“If you spend some time investigating what evidence Republicans offer when they call Obama divisive, what you find is not actually evidence at all, but their own skewed interpretations of events," wrote Waldman in a Tuesday column for The Week. “You might think he has been a good president or a bad one. But the idea that blame for the political divisions we confront lies solely or even primarily at his door is positively deranged.”

By Tom Johnson | January 17, 2016 | 11:14 AM EST

Five years ago this month, a great many Tea Party Republicans took office in Congress. For some on the left, however, that may not have been the worst political development of January, 2011. This coming Thursday, notes The Washington Monthly's D.R. Tucker, “marks the fifth anniversary of the bitter night…when progressive Americans, and indeed Americans of all political persuasions who value honor, truth, respect, intelligence and decency, were shocked to learn that MSNBC had decided to end Countdown with Keith Olbermann.”

“What Keith Olbermann did for this country was profound,” declared Tucker in a post last Sunday. “He told the truth…He did more than just live up to the highest standards of American journalism. He did more than just stand up when so many around him stood down. Keith Olbermann kept our democracy safe.”

By Tom Johnson | January 16, 2016 | 12:07 PM EST

During the 1980s, a favorite talking point of liberals was that President Reagan tended to confuse movies with reality. In a Friday article, Zack Beauchamp accused a current Republican presidential candidate, Ted Cruz, of doing something similar, and alleged that the GOPers who took part in Thursday’s prime-time debate stand for a “view of the world [that] is as much a work of fiction as” Michael Bay's new film, 13 Hours: The Secret Soldiers of Benghazi.

Towards the end of the debate, Cruz touted 13 Hours. Beauchamp commented, “The movie portrays politicians as ‘abandoning’ the Americans in Benghazi. But in reality, that is a conspiracy theory that has been roundly debunked…This moment, Cruz citing a fictitious movie as truth, was of a piece with the debate as a whole. In it, much of conversation about world affairs existed in a make-believe world, and a terrifying one at that, in which the very existence of America is in perilous danger. In other words, it wasn't just Ted Cruz who was living in a fiction last night — it was the entire stage.”

By Tom Johnson | January 10, 2016 | 2:15 PM EST

In the present, liberals vehemently oppose what conservatives stand for (and vice versa, of course). But do liberals believe there was a time when conservatism was somewhat reasonable, or at least not appalling? Martin Longman offered an answer in a Friday post: It was “the reaction to FDR’s New Deal” that crystallized the suspicious, radical conservatism of today.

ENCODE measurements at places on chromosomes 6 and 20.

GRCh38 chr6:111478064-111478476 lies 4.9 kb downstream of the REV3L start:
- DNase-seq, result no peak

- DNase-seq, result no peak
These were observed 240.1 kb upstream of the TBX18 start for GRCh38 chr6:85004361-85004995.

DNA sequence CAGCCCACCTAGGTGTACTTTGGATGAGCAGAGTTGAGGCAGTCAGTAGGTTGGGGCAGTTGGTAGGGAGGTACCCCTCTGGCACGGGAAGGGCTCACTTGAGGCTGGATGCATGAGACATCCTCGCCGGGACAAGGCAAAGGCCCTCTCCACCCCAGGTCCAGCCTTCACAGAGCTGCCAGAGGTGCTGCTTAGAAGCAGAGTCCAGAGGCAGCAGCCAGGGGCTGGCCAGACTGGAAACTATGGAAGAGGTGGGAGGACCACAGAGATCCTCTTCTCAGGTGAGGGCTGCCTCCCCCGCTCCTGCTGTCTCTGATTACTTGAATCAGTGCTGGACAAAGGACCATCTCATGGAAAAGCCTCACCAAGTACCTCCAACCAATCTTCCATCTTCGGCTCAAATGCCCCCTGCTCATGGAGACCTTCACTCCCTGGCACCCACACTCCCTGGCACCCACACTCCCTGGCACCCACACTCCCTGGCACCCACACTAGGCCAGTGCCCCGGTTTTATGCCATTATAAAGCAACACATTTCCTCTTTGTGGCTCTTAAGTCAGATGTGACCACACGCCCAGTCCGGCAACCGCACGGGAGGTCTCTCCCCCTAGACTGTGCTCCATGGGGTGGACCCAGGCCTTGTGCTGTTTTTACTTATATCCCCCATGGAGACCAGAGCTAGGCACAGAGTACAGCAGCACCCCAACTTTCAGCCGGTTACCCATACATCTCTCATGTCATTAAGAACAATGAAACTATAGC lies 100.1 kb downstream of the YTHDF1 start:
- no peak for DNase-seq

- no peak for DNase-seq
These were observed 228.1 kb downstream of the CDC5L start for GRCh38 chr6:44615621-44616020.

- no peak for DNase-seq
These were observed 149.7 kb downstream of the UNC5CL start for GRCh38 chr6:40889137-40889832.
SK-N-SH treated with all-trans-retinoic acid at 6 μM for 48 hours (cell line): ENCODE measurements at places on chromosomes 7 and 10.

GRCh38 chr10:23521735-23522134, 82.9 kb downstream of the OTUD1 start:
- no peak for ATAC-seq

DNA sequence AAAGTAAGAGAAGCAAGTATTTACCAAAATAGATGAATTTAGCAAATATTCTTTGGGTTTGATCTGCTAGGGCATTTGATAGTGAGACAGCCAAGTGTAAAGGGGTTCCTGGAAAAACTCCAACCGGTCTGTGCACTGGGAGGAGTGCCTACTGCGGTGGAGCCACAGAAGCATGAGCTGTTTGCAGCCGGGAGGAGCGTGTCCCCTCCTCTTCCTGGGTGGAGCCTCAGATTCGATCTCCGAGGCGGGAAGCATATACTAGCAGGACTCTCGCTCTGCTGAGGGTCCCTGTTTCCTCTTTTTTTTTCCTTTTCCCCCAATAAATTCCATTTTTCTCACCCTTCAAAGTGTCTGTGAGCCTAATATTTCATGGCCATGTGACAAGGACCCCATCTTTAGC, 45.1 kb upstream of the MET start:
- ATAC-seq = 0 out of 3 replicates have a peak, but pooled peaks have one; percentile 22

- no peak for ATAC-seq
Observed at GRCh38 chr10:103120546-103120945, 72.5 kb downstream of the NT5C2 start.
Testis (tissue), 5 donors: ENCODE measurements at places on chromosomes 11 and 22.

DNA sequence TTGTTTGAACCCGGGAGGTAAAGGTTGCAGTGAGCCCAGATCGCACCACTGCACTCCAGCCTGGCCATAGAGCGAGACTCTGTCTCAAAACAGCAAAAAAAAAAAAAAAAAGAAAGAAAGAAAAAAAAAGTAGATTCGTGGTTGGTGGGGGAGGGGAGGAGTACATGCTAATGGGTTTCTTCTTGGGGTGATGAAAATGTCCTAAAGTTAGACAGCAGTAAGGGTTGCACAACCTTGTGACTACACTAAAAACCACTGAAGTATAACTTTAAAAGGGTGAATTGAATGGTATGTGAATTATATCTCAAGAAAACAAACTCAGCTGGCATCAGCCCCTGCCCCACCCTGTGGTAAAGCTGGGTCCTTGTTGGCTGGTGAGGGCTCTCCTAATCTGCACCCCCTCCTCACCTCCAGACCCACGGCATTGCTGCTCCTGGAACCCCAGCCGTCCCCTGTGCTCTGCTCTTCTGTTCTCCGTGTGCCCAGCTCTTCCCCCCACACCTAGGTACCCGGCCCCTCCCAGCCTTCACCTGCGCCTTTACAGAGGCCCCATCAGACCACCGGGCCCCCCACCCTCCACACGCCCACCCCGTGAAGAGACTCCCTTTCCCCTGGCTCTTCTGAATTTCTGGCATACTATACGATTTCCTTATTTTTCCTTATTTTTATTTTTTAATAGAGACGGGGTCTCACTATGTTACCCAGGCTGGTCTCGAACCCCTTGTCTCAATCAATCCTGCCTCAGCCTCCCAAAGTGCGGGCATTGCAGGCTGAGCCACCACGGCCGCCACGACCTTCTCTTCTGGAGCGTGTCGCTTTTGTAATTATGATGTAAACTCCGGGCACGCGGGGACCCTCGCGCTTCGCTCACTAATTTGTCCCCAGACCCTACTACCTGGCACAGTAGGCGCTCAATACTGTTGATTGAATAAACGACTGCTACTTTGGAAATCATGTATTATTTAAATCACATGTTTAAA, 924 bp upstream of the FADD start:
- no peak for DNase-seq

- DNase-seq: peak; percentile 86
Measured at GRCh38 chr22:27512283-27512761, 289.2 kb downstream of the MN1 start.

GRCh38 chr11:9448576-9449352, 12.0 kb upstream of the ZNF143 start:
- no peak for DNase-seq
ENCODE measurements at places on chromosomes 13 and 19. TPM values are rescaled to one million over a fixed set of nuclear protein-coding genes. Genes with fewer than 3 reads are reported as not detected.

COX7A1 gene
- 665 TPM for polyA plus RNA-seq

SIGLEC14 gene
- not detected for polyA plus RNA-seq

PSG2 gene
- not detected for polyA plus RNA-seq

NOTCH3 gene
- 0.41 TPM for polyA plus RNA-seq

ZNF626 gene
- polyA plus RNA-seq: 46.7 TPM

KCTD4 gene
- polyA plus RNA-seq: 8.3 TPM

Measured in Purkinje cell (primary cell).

“Conservatism is supposed to revere institutions,” commented Longman. “But what institutions has Movement Conservatism respected?...Not Congress or the federal government. Not the Supreme Court. The Office of the Presidency is respected only when it is in the hands of a conservative…What characterizes the conservative attitude to our institutions isn’t respect but paranoia.”

By Tom Johnson | December 28, 2015 | 10:06 PM EST

In his new documentary, Where to Invade Next, Michael Moore jaunts around Europe showcasing what he deems enlightened social and economic policies, including Italy’s lengthy paid vacations, Norway’s treatment of prison inmates, and France’s school-lunch program. New York Times reviewer Stephen Holden observed that Moore’s “examples…are cherry-picked to make American audiences feel envious and guilty.”

On Monday, Salon ran an interview with Moore in which he talked about the movie as well as the U.S. presidential campaign. One of his comments: "I also think it’s a little gauche for Americans to point out to anybody in the world what their problems are at this point…I think we need a little time in the timeout room, you know what I’m saying? A little chill-down from running around the world: ‘You need democracy! Now you need democracy!’”

By Tom Johnson | December 26, 2015 | 12:12 AM EST

Bill Scher runs a website called Liberal Oasis, which makes it unsurprising that his Monday RealClearPolitics column celebrated President Obama’s avoidance (so far) of the “second-term curse” that supposedly afflicted George W. Bush, Bill Clinton, and some of their predecessors in the White House.

Scher exults that Obama “has not been knocked off course by scandal” and lauds him for “master[ing] the art of scandal management, while his Republican opponents lost credibility by transparently politicizing every investigation…Instead of following the facts before drawing conclusions, [Republicans] proclaim the worst—and then fail to prove their allegations. That’s why the pursuits of wrongdoing in Fast and Furious, Solyndra, the IRS audits and Benghazi have all fizzled.”